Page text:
Continuing on with my story: Signing up for IIFYM at the beginning of the year ended up being a great intro to this. Trainer's initial carb cycling version (there are MANY different variations of carb cycling) involved two very low-carb days; one moderate carb day (about the same as what I would eat when prepping for an endurance ride, hence why it was the easiest day for me); and one super high carb day that Trainer warned would most likely be the hardest for meeting macros. Protein macros were high and stayed about the same throughout all days in the cycle; the only other thing that changed was fat: as carbs increased, fats decreased and vice versa. Calorie counts stayed about the same if you were hitting all the macros; I was told to NOT watch calories because it didn't matter as long as I was hitting the macros.
Trainer was not kidding about the super-high carb day being difficult when I saw the numbers: I had to buy maltodextrin powder (a complex carb popular in human endurance supplements, such as those by Hammer Nutrition) to hit the carb macros on the high carb day because otherwise it was impossible to meet the requirement without also going over on fats and protein. What I chose to eat was flexible as long as I was hitting the macros in a healthy way. Unlike IIFYM, there was no eating cake or ice cream to reach carb goals! That just made it all that more interesting: having access to grocery stores with an enormous variety of healthy food like Wegmans and the smaller mom & pop organic/farmer's markets in our area made the project of finding food to keep the diet interesting even more fun. I like variety, color, and tons of flavor. Our pantry has the typical Latin seasonings you would expect, like adobo, mojo, cumin, bay leaves and jerk rub...as well as Indian flavors like curry, garam masala, and coriander; and the typical things in everyone's pantry like oregano, herbes de provence, rosemary, basil, paprika, etc. Meat, chicken and fish are usually marinated for at least 24 hours for additional flavor, and I was able to continue doing that during this phase of prep.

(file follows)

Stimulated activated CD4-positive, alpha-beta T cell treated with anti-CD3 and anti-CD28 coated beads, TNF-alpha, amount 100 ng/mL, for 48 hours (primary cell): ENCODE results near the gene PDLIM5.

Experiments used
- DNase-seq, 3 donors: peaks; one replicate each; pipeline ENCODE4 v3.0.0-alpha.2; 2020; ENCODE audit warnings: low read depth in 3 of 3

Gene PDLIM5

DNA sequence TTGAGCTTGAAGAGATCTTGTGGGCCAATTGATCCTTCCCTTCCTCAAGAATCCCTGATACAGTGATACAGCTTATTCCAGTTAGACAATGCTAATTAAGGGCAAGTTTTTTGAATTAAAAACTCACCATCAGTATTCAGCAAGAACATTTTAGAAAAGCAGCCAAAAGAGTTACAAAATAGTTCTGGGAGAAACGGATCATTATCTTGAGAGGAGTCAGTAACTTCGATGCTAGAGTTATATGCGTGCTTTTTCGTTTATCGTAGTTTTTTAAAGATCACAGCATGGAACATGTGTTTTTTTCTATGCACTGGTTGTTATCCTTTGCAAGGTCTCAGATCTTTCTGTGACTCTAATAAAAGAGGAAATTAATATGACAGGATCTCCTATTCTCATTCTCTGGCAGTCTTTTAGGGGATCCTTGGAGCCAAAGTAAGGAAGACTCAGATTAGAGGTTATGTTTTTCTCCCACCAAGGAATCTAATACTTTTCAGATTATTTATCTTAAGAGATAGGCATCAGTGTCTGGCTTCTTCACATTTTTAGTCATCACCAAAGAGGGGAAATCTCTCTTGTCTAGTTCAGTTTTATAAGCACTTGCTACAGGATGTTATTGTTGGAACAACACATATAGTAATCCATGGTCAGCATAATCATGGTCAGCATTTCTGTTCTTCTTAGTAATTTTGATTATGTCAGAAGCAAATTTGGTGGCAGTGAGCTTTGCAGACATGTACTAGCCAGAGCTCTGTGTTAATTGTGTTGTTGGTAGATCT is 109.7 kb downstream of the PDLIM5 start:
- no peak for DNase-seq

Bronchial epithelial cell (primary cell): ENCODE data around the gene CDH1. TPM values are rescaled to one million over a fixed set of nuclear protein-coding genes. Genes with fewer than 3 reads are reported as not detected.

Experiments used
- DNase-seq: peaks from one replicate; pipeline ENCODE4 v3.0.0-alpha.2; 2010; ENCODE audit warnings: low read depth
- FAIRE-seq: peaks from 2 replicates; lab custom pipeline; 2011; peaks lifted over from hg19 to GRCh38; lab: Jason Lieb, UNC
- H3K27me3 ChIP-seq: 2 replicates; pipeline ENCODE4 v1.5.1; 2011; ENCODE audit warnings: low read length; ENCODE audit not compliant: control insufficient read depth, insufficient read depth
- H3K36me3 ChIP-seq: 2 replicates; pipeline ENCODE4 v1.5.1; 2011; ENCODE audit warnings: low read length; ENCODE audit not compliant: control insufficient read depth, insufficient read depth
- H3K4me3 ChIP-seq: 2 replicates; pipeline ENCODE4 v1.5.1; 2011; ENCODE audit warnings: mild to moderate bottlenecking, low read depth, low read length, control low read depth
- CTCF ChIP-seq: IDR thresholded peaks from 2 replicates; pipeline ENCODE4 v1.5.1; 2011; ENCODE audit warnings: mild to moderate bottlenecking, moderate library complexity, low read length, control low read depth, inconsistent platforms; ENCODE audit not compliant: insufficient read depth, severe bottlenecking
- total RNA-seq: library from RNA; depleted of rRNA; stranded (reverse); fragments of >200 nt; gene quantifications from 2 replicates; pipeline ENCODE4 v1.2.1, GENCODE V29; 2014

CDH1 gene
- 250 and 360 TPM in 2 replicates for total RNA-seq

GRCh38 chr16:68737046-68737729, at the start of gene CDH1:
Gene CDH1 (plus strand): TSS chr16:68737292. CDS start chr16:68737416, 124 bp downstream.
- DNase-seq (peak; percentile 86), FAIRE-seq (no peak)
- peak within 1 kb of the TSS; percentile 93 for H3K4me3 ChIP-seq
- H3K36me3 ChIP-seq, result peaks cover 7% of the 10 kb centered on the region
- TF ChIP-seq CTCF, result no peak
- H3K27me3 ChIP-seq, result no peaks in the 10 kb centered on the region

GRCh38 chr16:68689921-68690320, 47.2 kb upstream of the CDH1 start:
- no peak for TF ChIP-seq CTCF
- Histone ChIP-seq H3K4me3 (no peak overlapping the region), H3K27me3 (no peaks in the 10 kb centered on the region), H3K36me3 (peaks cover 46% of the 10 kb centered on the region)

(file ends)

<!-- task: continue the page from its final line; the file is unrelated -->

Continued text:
|Homemade chicken, pepper and mushroom stir-fry over brown rice with a side of roasted asparagus with garlic and balsamic vinegar = dinner on a high carb day. Clean food does not have to taste like freaking cardboard!|
It took a while before I got the full swing of carb cycling. Planning ALL meals ahead was a huge help. Eating out was very much minimized (it's hard to track precise numbers when you don't know exactly how food has been cooked or the exact portion sizes) except on high carb days: on those days it was so hard to reach those carb macros that Carlos and I would occasionally eat out if we were both off of work: I could order pasta with marinara sauce or rice or stir fry; most of the restaurants in town like Cafe Nola and The Orchard have super healthy options that fit the bill just right.
Note: I don't care what anyone says, it is expensive to eat healthy unless you're able to grow everything in your backyard. It is also time-consuming to prep all of your meals for the workweek in advance when you're making breakfast, lunch and dinner for all days for two people. But meal prep is the only way to go about it if you want to make sure you are eating the right things at the right times. Jumping into both eating healthy AND doing this type of program would have been overwhelming if I had been starting both together for the first time, but having a solid knowledge of food nutrient content and already being used to 90% of the time choosing healthier foods made it so much easier. Our grocery expenses didn't really change throughout this.
On My Body Responding
|Ok well, yeah, maybe...lol|
And then came the steady changes: a network of veins appeared over my lower arms. I suddenly had the beginnings of bicep veins, which had been a lifelong wish. And a shoulder vein started to materialize. And later there was one across my left clavicle. And an ab vein that wanted to come to the surface.
|I freaking love this.|